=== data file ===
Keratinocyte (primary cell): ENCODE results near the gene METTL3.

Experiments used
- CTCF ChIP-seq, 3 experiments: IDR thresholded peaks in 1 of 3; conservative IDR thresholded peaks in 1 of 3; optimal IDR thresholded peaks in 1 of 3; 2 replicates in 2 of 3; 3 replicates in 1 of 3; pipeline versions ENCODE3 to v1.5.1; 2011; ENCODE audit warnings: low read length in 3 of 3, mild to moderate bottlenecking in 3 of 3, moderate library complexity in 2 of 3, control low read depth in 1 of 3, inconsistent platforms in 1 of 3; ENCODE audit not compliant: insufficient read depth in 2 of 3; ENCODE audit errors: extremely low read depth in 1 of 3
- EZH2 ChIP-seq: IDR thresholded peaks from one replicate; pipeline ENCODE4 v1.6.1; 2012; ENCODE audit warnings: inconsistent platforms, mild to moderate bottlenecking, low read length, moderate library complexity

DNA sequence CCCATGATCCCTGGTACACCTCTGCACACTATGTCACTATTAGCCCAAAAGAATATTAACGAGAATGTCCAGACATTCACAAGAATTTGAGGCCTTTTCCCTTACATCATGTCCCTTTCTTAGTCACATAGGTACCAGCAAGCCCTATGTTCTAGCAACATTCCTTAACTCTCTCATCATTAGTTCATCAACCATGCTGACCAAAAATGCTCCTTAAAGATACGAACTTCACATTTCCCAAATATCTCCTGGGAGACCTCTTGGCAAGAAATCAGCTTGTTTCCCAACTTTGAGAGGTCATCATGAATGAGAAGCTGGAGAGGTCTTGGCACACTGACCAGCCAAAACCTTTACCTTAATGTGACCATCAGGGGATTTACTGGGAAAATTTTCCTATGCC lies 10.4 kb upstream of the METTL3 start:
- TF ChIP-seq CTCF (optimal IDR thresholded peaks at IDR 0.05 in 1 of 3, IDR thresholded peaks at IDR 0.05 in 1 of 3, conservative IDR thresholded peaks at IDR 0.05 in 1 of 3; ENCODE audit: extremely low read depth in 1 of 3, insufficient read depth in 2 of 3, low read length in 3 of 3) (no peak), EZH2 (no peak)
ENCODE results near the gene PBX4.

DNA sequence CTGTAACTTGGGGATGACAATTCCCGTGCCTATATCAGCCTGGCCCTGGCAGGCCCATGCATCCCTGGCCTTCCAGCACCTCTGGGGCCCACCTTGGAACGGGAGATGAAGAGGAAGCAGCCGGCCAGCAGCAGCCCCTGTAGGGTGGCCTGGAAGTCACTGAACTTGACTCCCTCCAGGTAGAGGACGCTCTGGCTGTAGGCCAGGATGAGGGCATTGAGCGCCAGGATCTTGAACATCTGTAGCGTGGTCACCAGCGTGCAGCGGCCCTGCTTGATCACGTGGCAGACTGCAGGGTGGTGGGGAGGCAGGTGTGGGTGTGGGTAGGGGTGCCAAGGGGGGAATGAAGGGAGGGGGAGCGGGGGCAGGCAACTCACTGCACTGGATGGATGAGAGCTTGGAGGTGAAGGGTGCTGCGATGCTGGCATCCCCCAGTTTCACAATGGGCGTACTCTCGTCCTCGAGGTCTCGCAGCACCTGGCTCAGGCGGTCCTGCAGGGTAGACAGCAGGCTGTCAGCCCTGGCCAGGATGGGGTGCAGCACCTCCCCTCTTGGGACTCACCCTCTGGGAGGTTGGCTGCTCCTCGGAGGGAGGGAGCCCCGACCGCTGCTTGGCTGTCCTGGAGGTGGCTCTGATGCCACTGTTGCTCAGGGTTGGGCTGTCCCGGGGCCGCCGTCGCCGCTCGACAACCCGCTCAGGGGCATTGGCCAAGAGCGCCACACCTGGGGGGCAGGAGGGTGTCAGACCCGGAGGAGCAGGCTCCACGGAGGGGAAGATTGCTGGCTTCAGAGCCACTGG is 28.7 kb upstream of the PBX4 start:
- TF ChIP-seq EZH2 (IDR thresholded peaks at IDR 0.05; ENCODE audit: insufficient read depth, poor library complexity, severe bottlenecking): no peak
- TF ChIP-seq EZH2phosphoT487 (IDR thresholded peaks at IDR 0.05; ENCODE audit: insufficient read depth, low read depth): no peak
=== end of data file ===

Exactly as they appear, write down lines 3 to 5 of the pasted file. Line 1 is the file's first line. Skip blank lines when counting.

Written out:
- CTCF ChIP-seq, 3 experiments: IDR thresholded peaks in 1 of 3; conservative IDR thresholded peaks in 1 of 3; optimal IDR thresholded peaks in 1 of 3; 2 replicates in 2 of 3; 3 replicates in 1 of 3; pipeline versions ENCODE3 to v1.5.1; 2011; ENCODE audit warnings: low read length in 3 of 3, mild to moderate bottlenecking in 3 of 3, moderate library complexity in 2 of 3, control low read depth in 1 of 3, inconsistent platforms in 1 of 3; ENCODE audit not compliant: insufficient read depth in 2 of 3; ENCODE audit errors: extremely low read depth in 1 of 3
- EZH2 ChIP-seq: IDR thresholded peaks from one replicate; pipeline ENCODE4 v1.6.1; 2012; ENCODE audit warnings: inconsistent platforms, mild to moderate bottlenecking, low read length, moderate library complexity

DNA sequence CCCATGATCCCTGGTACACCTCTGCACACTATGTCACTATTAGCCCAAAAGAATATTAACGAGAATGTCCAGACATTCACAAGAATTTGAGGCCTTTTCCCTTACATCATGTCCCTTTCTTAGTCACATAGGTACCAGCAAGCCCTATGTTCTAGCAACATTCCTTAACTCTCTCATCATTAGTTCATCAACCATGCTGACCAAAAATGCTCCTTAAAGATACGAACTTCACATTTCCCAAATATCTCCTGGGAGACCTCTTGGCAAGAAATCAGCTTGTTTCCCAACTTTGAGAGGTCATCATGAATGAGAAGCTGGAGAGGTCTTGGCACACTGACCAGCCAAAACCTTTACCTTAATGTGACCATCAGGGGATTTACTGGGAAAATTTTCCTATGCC lies 10.4 kb upstream of the METTL3 start: